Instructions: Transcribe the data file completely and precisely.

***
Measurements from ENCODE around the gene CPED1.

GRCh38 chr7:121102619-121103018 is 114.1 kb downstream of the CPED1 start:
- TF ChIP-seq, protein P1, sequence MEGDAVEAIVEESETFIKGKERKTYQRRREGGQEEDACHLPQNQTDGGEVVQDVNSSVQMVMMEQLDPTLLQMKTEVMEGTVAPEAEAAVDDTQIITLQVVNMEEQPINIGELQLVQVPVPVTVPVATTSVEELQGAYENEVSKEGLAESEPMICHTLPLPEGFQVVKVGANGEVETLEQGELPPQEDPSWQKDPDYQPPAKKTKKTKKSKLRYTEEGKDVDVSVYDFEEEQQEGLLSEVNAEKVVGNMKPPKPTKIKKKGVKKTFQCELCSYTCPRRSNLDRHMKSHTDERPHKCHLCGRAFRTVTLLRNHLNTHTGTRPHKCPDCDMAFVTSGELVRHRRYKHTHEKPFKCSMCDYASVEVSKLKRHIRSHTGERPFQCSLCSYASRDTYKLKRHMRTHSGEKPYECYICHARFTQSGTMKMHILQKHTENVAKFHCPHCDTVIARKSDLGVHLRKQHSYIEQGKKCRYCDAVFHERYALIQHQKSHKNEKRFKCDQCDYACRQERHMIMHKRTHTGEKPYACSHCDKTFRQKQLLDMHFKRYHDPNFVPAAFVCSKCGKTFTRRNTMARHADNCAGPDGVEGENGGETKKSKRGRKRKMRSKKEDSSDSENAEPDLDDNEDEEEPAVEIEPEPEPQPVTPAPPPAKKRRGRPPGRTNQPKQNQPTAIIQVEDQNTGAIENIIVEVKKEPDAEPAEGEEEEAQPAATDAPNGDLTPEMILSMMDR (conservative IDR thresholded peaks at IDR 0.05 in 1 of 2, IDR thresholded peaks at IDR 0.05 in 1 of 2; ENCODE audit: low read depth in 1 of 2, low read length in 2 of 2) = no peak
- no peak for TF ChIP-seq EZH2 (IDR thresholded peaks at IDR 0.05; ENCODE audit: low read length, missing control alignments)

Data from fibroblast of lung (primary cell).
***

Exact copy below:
Measurements from ENCODE around the gene CPED1.

GRCh38 chr7:121102619-121103018 is 114.1 kb downstream of the CPED1 start:
- TF ChIP-seq, protein P1, sequence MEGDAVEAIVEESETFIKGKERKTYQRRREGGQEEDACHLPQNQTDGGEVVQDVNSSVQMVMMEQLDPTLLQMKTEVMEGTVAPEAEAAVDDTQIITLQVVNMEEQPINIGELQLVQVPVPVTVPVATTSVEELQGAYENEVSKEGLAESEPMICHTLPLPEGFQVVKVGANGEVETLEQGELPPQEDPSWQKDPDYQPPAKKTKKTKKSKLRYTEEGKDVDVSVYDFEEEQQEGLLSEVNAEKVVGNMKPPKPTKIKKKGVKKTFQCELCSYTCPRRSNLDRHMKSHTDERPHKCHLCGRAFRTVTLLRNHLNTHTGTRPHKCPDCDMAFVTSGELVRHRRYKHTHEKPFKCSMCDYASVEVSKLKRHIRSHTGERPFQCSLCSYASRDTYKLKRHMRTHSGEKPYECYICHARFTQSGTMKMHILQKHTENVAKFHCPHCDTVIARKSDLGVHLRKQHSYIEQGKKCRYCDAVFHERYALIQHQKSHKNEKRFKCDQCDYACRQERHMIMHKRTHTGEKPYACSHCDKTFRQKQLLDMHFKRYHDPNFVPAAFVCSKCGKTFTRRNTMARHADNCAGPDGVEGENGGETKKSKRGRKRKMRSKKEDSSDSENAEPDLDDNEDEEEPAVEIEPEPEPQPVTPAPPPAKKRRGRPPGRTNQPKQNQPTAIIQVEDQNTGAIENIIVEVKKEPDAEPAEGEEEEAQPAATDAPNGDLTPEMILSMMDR (conservative IDR thresholded peaks at IDR 0.05 in 1 of 2, IDR thresholded peaks at IDR 0.05 in 1 of 2; ENCODE audit: low read depth in 1 of 2, low read length in 2 of 2) = no peak
- no peak for TF ChIP-seq EZH2 (IDR thresholded peaks at IDR 0.05; ENCODE audit: low read length, missing control alignments)

Data from fibroblast of lung (primary cell).